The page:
An exhilarating, accessible chronicle of the ruling families of France and England, showing how two dynasties formed one extraordinary story
The twelfth and thirteenth centuries were a time of personal monarchy, when the close friendship or petty feuding between kings and queens could determine the course of history. The Capetians of France and the Angevins of England waged war, made peace, and intermarried. The lands under the control of the English king once reached to within a few miles of Paris, and those ruled by the French house, at their apogee, crossed the Channel and encompassed London itself.
In this lively, engaging history, Catherine Hanley traces the great clashes, and occasional friendships, of the two dynasties. Along the way, she emphasizes the fascinating and influential women of the houses—including Eleanor of Aquitaine and Blanche of Castille—and shows how personalities and familial bonds shaped the fate of two countries. This is a tale of two intertwined dynasties that shaped the present and the future of England and France, told through the stories of the people involved.
Disclaimer: Although I received an electronic Advance Uncorrected Proof of this book from the publisher, the opinions below are my own.
As a child growing up in the United Kingdom, I was taught that William of Normandy (or “The Conqueror” or other derogatory describer) became England’s ruler in 1066 and heads the list of that country’s rulers. This was after he won the Battle of Hastings, which didn’t actually take place at Hastings but at a location several miles north. We came to associate Normandy as just a region of France, just as one might say Yorkshire is a region of England. What we forget is that Normandy was far more than that. It was a powerful location in its own right, part of a loose collection of feudal municipalities. Two Houses, Two Kingdoms is not only about the rivalry between two families in different parts of France; it is also about the creation of the centralized France we know today.
As other reviewers have stated, this is an “accessible chronicle” for all, despite it being almost 500 pages. I found it remarkably easy to read, with one exception which is not the fault of the author. I often state one way we can know the truth of a tale is by the number of repetitive names. (A fiction author will often go to great lengths to ensure their characters have unique names.) There’s a massive list of names at the start of the book. Some are distinctive, such as “Louis the Fat.” But thanks to naming traditions we end up with many people, in both England and France, with the same name or similar (Henry and Henri, for example). As Hanley points out, every king of France from 1060 to 1316 was either a Louis or a Philip. Women aren’t exempt from this confusion either. Henry I had four daughters, all named Matilda. Another dignitary gave each of his four daughters the first name of Mary.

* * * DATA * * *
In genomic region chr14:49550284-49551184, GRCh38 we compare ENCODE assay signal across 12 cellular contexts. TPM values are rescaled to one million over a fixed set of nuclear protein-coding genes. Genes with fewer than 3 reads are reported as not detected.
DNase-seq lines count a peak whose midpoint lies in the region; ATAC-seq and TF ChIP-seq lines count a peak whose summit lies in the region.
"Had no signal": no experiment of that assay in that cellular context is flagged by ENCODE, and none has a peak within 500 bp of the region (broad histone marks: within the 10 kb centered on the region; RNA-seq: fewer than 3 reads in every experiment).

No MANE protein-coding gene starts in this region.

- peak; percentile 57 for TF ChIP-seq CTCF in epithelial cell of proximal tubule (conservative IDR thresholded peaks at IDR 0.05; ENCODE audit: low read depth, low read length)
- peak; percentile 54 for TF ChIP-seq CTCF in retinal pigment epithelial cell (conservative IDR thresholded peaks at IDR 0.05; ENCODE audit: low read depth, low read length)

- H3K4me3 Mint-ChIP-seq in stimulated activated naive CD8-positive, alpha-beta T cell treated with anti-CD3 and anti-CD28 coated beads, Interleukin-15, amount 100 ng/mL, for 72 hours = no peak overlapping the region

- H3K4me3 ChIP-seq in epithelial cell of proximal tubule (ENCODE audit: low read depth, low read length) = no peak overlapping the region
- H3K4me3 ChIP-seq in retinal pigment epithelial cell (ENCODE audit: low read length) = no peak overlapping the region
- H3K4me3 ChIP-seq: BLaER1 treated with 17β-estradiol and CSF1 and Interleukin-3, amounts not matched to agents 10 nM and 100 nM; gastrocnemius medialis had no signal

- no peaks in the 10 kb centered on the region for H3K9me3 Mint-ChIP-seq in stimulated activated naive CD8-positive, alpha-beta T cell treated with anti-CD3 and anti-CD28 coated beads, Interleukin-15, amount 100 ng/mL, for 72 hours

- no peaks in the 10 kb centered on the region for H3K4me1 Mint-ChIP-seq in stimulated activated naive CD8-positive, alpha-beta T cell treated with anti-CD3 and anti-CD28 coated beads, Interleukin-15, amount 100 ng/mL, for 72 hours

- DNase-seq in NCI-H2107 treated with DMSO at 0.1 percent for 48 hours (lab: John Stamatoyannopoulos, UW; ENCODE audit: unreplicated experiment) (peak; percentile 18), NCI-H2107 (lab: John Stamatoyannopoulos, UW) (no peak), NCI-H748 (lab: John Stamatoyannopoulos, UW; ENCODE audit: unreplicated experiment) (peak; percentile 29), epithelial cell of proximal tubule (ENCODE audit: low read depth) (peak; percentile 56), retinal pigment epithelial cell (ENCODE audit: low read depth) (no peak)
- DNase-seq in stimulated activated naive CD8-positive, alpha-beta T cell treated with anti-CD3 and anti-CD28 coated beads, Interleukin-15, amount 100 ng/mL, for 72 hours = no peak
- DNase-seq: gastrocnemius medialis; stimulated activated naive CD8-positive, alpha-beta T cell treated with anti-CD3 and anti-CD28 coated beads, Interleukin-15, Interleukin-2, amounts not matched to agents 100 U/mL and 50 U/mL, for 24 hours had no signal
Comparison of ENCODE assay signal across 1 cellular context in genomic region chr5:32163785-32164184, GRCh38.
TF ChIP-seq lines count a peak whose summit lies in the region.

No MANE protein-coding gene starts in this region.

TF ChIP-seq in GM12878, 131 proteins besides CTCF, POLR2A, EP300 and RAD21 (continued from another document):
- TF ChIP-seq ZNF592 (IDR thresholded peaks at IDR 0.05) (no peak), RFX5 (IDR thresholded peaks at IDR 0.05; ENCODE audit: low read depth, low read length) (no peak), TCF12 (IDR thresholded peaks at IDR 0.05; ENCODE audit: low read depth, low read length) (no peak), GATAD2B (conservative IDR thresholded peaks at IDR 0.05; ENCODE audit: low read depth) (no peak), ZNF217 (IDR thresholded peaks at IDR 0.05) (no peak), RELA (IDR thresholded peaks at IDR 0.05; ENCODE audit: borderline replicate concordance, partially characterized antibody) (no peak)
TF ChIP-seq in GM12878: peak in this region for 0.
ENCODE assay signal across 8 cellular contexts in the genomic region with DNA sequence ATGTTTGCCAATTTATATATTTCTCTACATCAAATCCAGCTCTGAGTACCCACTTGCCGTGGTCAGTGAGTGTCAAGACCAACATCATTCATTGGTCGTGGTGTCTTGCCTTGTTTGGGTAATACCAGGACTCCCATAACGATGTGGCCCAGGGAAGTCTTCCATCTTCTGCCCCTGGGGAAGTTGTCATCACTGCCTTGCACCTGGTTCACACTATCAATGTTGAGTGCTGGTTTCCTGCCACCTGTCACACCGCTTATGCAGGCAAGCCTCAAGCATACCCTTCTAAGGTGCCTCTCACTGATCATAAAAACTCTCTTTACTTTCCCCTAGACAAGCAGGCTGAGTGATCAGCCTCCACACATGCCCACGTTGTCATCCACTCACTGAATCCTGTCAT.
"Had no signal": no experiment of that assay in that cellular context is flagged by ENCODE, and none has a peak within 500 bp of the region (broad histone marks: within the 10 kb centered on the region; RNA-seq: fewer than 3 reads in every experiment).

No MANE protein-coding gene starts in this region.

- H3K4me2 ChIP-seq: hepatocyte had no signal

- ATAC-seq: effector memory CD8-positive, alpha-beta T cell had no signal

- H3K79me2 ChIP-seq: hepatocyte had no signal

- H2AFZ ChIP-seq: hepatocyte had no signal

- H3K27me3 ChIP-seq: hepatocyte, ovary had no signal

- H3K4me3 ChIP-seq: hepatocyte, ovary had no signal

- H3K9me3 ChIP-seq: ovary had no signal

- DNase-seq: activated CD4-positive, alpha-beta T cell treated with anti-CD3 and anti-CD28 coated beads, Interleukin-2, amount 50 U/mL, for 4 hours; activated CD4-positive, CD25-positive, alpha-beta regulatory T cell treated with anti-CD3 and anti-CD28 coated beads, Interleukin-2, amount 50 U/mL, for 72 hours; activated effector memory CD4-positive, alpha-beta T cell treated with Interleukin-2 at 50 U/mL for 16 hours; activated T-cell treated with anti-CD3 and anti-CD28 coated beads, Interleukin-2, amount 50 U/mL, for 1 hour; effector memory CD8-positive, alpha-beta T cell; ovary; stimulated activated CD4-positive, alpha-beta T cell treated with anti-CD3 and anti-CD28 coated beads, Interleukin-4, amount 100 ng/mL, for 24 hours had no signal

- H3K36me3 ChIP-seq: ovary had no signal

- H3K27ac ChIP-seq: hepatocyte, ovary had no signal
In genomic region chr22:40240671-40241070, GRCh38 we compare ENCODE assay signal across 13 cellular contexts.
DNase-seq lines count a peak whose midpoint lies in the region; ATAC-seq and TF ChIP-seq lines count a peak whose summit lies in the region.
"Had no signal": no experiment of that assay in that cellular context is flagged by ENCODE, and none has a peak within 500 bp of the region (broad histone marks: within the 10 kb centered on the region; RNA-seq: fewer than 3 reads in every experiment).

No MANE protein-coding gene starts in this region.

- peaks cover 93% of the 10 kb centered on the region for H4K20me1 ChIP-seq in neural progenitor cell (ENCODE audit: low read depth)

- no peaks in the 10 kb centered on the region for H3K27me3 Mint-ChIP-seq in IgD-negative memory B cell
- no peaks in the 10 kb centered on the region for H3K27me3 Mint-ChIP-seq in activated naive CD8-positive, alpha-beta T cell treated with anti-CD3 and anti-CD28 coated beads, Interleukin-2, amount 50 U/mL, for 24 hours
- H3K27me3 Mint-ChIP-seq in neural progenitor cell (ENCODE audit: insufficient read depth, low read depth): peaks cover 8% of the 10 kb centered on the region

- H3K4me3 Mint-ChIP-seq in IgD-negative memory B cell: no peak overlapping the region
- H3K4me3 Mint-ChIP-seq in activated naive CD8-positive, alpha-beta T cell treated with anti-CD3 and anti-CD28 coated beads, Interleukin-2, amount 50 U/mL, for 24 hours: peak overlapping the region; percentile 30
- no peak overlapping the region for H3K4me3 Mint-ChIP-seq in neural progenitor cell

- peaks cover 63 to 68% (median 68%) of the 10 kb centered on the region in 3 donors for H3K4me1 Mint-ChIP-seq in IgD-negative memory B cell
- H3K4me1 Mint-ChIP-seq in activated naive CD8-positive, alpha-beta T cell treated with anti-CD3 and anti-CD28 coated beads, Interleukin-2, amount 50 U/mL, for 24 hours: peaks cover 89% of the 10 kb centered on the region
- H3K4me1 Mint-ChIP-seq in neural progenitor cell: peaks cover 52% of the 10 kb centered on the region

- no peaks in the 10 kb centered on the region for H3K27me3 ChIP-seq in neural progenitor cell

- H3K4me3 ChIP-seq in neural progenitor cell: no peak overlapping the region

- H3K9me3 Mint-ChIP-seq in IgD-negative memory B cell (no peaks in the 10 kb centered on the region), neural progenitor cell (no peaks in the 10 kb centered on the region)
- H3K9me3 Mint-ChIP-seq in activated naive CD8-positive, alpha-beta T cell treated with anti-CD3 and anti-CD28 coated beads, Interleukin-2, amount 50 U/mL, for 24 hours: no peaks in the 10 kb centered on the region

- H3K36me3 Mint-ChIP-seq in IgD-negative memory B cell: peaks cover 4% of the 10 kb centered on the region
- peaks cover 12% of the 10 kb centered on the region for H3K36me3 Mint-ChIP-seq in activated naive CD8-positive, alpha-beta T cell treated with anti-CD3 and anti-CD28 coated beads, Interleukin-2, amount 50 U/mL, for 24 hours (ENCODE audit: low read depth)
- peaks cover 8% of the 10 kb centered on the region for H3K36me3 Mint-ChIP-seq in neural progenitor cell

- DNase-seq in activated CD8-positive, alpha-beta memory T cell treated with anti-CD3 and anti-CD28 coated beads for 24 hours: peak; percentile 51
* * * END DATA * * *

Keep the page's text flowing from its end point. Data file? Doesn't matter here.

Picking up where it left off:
Daughters seemed to have suffered the most in two hundred years of rivalry and upheaval. Often seen as little more than pawns in their fathers’ machinations, they were often betrothed to men much older than themselves as soon as they could crawl. Not all got to marry the man to whom they’d been betrothed at that time. Often the man died, or her father switched allegiances. We read the sad tale of Alys, daughter of Louis VII, who was sent to England at the age of eight as part of a contract that would see her married to Richard I. She was 30, and they were still officially engaged when he married someone else. Hanley repeatedly observes that we have little information about how the women felt regarding their positions and it’s due to their relative unimportance in the world back then. Their thoughts simply didn’t matter in a patriarchal society.
Two Houses, Two Kingdoms is a fascinating albeit a very detailed look at the two most important families of England and France, as well as their allies and enemies. These were people who lived full lives, and the author notes early on that the book only focuses on the dealings each family had with the other. I’ll add that although the first 70 per cent of the book is narrative, it also includes notes for each chapter with references to material on connected subjects. You’ll also find additional information and author opinions regarding some of the events described within the main text. Lastly, there are lists of primary and secondary sources, encyclopedias, and online sources, as well as an extensive index.
Publisher: Yale University Press
Publication Date: 09 August 2022
Catherine Hanley is a writer and researcher specializing in the Middle Ages. She is the author of Matilda, Louis, and War and Combat 1150–1270, and is a contributor to the Oxford Encyclopaedia of Medieval Warfare and Military Technology.